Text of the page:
Reginald Foresythe was born on 28 May, 1907 to Charles Albert Foresythe, a barrister, and his English wife, Charlotte Annie (nee Falk) at their home in Shepherd’s Bush (West London) at Hetley Road. Reginald’s mother was of German descent, but his father, Charles Albert Foresythe, a newly qualified barrister (1906) was the descendant of a prominent Saro (the term for Sierra Leoneans in Nigeria) family.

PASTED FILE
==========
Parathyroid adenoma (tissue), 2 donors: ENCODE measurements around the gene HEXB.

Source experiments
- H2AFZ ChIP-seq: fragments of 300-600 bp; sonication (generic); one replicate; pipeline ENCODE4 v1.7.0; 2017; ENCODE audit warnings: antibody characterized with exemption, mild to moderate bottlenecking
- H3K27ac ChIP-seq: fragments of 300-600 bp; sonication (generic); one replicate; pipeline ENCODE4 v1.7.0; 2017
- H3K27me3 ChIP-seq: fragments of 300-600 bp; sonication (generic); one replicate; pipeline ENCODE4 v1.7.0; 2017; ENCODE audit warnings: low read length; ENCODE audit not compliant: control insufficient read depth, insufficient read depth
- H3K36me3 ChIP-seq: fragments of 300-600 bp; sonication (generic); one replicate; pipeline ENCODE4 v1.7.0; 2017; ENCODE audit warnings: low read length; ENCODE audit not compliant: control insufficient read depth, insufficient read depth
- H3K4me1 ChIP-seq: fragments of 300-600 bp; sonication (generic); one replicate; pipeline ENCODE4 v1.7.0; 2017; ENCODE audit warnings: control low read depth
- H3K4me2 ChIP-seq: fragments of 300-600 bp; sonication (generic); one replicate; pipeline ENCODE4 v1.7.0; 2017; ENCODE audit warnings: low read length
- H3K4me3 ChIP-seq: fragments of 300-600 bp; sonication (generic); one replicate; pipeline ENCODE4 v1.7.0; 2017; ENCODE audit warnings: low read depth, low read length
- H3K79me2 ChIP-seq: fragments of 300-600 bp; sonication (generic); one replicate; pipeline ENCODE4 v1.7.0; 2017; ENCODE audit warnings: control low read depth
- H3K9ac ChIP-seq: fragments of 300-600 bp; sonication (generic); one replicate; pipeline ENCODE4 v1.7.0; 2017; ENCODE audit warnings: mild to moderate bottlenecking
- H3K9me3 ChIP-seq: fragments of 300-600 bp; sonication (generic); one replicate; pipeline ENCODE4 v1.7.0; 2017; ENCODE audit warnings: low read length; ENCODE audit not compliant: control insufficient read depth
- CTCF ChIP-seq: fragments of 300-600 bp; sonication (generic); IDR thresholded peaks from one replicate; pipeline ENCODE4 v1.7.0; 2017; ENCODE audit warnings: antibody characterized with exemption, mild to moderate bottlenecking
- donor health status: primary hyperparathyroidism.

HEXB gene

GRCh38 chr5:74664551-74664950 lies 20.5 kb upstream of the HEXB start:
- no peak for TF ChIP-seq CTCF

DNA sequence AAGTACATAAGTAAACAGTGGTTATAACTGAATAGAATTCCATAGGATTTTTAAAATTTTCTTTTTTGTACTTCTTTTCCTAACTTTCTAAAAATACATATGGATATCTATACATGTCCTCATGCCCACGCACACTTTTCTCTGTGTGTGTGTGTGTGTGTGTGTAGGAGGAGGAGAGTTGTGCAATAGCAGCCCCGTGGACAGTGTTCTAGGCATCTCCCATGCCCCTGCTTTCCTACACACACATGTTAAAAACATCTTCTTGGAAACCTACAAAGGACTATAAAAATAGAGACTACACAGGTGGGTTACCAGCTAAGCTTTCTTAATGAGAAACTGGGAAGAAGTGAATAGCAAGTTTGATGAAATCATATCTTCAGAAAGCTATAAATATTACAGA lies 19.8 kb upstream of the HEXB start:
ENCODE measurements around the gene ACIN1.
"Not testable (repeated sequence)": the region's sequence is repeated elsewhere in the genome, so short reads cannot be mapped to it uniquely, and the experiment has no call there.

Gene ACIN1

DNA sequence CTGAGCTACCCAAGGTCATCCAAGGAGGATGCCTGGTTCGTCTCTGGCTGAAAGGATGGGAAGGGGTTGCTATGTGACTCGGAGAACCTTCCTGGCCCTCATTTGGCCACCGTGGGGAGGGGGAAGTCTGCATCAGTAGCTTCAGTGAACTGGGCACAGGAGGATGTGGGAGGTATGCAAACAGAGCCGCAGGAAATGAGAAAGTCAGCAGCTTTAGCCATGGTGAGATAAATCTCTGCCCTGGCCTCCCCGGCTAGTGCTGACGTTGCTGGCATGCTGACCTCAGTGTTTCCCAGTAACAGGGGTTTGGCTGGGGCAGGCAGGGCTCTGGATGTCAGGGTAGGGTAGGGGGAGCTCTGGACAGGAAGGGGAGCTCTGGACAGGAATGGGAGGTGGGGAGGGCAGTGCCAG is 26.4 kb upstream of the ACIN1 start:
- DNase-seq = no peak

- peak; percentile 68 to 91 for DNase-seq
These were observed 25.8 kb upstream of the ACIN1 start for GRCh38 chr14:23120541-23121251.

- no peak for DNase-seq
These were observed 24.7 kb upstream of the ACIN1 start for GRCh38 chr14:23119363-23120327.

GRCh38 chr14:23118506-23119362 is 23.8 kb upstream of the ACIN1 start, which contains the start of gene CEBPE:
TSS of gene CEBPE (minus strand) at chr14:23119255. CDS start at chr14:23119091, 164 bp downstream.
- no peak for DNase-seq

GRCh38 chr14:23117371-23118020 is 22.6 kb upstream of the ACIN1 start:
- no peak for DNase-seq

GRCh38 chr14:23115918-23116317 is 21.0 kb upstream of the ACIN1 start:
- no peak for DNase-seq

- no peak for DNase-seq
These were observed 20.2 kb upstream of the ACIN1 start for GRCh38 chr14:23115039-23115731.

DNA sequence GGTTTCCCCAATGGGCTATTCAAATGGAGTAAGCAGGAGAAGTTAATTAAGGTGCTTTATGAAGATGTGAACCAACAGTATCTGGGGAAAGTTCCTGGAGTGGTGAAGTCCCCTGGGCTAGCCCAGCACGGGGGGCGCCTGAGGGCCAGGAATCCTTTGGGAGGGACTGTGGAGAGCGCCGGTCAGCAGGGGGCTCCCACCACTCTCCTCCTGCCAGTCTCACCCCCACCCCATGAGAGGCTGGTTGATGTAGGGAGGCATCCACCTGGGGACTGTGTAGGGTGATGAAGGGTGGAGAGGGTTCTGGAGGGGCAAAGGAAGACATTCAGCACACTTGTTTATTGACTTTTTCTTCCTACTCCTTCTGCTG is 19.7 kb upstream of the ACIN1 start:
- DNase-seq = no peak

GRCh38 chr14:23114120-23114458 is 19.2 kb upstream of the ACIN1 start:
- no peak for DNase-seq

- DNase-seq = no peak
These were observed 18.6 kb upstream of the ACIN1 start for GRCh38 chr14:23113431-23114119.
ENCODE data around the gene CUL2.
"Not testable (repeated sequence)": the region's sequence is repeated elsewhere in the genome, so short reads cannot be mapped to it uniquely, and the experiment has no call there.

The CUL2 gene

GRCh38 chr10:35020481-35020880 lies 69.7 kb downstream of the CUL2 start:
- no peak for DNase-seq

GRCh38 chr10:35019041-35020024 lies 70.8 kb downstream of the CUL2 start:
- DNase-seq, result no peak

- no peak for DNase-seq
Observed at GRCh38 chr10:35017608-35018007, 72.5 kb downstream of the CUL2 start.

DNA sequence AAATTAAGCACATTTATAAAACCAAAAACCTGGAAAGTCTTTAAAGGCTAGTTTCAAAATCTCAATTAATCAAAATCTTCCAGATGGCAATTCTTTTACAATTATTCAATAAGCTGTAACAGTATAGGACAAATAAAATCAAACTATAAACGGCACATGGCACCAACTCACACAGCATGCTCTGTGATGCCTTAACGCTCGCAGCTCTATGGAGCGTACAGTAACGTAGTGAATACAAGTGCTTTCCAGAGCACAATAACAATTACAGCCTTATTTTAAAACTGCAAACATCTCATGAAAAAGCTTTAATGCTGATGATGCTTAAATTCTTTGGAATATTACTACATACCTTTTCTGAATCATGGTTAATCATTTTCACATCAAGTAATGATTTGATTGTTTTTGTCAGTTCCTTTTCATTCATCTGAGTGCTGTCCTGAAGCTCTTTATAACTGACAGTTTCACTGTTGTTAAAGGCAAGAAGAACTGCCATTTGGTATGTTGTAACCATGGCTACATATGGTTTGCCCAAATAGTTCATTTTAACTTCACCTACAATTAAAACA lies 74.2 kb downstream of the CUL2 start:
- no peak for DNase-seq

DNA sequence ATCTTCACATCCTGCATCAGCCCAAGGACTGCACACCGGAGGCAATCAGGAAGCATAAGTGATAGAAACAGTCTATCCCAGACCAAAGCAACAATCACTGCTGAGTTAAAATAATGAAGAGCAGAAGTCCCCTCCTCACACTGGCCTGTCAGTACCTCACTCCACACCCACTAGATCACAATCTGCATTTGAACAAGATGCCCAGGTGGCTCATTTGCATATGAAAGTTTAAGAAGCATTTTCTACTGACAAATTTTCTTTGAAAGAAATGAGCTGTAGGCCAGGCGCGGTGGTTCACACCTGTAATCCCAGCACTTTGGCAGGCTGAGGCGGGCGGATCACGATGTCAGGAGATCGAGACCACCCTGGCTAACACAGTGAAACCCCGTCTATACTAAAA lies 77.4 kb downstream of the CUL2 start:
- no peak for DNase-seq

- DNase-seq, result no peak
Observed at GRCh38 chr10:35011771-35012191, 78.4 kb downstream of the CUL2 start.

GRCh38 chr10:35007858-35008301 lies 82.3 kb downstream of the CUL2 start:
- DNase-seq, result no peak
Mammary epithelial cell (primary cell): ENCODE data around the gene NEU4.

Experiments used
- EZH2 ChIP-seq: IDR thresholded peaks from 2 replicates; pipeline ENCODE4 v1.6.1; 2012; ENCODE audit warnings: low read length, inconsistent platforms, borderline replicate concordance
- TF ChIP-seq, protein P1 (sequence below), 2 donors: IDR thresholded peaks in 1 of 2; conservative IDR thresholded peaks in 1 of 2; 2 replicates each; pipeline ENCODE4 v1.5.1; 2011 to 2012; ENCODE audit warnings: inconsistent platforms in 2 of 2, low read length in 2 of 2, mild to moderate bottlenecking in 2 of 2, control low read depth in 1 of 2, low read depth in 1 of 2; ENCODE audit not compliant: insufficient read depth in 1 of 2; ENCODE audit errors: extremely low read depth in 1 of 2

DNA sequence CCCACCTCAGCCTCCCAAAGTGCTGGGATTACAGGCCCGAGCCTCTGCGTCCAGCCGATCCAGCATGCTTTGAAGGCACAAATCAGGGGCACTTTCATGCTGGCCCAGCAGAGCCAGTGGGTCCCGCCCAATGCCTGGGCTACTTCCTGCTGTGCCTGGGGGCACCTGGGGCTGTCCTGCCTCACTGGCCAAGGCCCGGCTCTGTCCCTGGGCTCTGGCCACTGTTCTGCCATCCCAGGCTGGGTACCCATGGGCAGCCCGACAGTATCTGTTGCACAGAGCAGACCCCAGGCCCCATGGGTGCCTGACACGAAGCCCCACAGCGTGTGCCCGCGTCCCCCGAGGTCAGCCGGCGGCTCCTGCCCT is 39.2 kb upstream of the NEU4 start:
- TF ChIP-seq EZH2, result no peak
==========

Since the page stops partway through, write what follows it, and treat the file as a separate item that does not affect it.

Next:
In the Ghanaian language of Twi there is a word ‘Sankofa’ which loosely translated means ‘ go back and get it’ and one Sankofa symbol is a swan like bird with its head turned backwards. In the African Diaspora, Sankofa has come to symbolise the need for an individual to reflect on their past to build a successful future or the importance of an individual to learn from their past or history. In other words knowing your ‘roots’ and your past may help you with your future. This is what Stephen Mitchell had in mind when in December 2015 he visited his ancestral home Sierra Leone, West Africa for the first time on a journey to trace his Krio roots. Stephen’s maternal grandad David Alginon Thorpe was a Krio and the nephew of the well known activist I.T.A Wallace Johnson. Click the link below to listen to my interview of Stephen’s fascinating story: